Designers are renowned for taking inspiration from anything and everything. And as the world becomes an ever smaller place we are continually introduced to a huge variety of influences from many different cultures.
A testament to this fact is the ‘new wave’ of retro design we are currently witnessing that is linked to the Japanese Kawaii style animations. Better known as Anime this genre includes, among others, the very popular Pokemon and Hello Kitty that you’ll probably know through the younger generations of your families.
Recognised by the unusually large eyes and jagged lines that create parts of the image, such as the almost electric looking spiky hair, it’s easy to see evidence of its influence all around us. But what does it mean in the business world? A great deal actually, if you’re targeting a very specific niche audience.
Not surprisingly our video generation has grown up on a diet associated with this style developing almost a counter-culture of its own. From Sonic the Hedgehog to Super Mario and Street Fighter these ‘cute’ characters were actually small computer games before becoming a global brand that encompasses everything from cartoons to toys and clothing.
The versatility of this Japanese style opens the door to more and more design opportunities – particularly in the entertainment and retail sectors. Providing a direct route to market, your target audience can associate with its distinctive design elements immediately.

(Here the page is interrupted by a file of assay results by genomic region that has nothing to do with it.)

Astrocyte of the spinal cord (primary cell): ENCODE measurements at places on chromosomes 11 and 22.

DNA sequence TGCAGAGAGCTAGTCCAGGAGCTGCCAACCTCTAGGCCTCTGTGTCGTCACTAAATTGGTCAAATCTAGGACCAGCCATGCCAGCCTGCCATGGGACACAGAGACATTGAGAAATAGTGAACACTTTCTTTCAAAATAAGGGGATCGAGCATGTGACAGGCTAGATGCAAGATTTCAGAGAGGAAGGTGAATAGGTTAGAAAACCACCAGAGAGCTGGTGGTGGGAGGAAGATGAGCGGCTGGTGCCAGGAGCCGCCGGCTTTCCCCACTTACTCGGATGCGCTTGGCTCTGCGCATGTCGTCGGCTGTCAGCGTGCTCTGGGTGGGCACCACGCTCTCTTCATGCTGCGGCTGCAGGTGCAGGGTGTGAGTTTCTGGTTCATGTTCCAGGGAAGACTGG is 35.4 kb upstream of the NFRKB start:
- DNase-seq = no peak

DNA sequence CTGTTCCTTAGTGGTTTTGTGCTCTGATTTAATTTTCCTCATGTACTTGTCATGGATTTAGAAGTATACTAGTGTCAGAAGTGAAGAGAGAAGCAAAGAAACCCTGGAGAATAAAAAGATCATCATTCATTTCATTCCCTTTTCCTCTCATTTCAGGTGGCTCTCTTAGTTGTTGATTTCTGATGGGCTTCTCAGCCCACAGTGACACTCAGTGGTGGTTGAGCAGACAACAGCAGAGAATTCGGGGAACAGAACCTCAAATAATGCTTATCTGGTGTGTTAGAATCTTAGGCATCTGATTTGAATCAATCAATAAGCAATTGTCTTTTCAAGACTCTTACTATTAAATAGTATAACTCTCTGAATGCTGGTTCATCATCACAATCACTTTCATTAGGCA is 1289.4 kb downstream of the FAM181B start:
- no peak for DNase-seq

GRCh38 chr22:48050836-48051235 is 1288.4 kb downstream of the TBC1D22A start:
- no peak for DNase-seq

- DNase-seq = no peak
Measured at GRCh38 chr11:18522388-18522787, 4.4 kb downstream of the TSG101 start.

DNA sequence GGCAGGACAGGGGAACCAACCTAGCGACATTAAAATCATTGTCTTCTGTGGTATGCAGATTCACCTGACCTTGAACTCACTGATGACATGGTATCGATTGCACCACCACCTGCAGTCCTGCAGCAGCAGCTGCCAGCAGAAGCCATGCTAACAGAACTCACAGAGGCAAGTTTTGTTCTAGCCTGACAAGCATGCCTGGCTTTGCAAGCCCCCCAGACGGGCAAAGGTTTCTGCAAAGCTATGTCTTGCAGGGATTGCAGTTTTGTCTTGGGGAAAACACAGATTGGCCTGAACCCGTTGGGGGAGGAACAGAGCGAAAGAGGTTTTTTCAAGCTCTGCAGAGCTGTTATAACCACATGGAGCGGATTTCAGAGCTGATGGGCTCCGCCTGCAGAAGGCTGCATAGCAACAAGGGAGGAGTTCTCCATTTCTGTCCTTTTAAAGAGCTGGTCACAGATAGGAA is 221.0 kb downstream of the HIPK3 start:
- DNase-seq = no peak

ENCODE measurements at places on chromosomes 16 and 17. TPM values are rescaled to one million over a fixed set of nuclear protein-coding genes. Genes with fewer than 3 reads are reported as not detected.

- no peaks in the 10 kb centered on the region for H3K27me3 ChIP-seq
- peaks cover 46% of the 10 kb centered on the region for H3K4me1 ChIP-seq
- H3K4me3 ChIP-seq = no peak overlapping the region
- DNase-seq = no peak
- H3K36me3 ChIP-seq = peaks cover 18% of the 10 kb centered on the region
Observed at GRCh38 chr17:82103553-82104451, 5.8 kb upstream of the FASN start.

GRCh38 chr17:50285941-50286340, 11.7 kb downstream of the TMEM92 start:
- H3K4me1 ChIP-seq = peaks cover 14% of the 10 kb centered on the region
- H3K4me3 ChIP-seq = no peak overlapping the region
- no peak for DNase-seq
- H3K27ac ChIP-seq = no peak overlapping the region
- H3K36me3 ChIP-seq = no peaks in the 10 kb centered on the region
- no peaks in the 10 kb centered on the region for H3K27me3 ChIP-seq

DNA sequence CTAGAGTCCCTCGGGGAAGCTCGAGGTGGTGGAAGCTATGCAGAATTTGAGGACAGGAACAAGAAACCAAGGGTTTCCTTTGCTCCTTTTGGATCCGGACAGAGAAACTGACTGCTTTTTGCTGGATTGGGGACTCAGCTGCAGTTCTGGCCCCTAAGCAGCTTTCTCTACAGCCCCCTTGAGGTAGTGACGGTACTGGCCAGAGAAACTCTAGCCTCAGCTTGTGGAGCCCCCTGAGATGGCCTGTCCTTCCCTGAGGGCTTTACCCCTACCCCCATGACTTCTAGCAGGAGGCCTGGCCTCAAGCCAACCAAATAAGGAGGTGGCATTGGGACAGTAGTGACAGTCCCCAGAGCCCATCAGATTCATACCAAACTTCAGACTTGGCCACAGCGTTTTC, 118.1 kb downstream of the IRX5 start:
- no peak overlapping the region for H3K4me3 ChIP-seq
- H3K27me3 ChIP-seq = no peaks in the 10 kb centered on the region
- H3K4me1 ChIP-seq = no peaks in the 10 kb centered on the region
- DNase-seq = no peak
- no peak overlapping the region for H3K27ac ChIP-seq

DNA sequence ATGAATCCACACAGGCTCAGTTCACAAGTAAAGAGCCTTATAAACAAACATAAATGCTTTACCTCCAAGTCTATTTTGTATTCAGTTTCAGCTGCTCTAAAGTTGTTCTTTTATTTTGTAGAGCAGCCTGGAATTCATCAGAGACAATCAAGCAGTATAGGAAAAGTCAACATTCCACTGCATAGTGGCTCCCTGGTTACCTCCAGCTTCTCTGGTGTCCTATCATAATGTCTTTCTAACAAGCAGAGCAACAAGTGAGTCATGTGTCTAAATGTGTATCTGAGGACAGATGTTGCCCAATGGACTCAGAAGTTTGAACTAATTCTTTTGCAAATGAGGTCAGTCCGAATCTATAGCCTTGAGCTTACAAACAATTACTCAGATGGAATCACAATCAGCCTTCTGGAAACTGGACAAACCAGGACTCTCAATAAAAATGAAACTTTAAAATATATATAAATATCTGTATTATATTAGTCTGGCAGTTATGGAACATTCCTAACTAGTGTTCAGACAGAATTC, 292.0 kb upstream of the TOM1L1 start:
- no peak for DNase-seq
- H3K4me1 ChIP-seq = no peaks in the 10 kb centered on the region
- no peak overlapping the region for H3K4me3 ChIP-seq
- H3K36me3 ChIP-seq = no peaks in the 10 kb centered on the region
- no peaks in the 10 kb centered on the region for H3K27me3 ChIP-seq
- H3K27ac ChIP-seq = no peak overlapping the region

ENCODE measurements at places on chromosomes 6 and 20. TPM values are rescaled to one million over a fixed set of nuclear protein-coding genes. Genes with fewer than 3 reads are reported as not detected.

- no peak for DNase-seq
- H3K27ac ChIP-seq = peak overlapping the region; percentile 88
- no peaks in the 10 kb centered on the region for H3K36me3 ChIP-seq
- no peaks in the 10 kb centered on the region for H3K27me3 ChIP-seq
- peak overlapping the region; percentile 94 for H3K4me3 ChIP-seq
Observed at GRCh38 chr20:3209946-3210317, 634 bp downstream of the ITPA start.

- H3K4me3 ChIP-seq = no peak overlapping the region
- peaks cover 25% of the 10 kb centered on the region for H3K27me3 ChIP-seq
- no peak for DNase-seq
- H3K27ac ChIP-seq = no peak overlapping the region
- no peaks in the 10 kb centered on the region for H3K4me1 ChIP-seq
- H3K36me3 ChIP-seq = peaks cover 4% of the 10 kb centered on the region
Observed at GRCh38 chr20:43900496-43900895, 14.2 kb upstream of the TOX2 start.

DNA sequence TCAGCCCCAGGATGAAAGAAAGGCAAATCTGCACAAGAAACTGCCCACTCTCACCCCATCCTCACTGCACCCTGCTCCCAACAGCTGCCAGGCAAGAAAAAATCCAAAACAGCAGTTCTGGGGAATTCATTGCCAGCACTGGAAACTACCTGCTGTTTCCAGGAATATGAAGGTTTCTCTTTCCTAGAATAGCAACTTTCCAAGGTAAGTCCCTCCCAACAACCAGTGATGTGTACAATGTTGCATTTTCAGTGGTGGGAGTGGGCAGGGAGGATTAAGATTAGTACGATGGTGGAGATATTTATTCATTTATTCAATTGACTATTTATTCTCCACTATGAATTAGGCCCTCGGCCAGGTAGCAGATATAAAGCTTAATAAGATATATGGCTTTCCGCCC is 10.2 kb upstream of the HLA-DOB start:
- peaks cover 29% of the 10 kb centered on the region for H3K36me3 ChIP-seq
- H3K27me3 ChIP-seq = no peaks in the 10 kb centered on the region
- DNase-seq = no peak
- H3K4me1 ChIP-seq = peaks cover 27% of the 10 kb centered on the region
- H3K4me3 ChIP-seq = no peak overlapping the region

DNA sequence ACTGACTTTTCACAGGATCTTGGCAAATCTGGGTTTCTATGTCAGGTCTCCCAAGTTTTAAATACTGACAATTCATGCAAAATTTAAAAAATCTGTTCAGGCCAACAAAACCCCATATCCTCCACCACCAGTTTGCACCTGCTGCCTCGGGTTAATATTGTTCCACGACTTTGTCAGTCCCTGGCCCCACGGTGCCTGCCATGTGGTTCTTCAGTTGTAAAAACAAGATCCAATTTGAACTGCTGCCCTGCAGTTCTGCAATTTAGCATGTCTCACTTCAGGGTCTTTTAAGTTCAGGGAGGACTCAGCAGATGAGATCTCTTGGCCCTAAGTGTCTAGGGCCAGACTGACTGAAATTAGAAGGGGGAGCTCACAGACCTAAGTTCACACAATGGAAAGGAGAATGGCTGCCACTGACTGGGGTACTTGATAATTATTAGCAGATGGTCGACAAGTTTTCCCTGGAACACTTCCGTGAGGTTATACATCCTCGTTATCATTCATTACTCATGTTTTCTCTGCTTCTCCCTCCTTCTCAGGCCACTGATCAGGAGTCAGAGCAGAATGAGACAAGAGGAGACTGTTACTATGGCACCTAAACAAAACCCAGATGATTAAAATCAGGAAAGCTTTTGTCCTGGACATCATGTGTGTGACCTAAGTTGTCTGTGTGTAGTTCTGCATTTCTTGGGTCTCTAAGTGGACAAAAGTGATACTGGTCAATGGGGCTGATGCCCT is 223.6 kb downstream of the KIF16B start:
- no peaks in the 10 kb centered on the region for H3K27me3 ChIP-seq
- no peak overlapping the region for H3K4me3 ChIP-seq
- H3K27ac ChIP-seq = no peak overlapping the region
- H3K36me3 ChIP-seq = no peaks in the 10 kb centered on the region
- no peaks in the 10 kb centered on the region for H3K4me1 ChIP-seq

Certainly when used in advertising and other marketing materials this expression is very effective to a niche teen and student market with its appeal being proven by the well known band Gorillaz which has recently used Japanese design in its music videos and album covers.
This genre provides designers and marketeers with a new and rich stream of ideas. With this in mind it can be argued that this visual expression is something that evolve and develop over time, as designers put their own creative slight to it, rather than being just another fad.
Our creation Otis Seven is influenced by kitsch style. It doesn’t use the characteristic features of wide-eyed icons, but does have strong garish colours matched with bold character design synonymous with the ‘cute’ genre.
Adapted to entice a very specific, targeted audience the character was developed as a way of making the directory enquiries number 118027 memorable and relevant.
Looking back at the examples above I think it’s safe to say that this cult explosion proves that there is a definite place for naff – as long as long as it is combined with a relevant message.